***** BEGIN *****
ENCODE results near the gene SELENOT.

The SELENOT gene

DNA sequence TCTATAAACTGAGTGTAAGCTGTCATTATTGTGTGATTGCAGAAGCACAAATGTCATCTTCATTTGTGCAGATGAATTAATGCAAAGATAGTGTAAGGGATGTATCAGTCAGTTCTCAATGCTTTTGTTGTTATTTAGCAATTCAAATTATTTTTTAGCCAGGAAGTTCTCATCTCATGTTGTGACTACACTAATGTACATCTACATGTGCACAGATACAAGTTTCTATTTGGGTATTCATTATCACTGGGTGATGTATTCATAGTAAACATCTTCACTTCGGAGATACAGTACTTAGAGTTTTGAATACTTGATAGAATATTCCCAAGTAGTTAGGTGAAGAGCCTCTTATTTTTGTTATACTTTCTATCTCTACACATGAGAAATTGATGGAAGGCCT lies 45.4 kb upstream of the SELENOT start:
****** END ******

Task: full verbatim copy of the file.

ENCODE results near the gene SELENOT.

The SELENOT gene

DNA sequence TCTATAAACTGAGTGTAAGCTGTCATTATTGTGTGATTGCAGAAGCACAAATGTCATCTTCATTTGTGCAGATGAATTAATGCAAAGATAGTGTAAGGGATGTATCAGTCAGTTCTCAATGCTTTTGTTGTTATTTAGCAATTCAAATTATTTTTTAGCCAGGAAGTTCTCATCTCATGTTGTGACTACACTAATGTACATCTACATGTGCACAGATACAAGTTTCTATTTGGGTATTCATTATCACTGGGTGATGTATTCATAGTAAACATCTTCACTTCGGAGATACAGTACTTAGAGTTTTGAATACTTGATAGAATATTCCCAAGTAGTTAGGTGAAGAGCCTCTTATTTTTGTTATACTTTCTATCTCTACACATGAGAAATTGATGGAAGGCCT lies 45.4 kb upstream of the SELENOT start: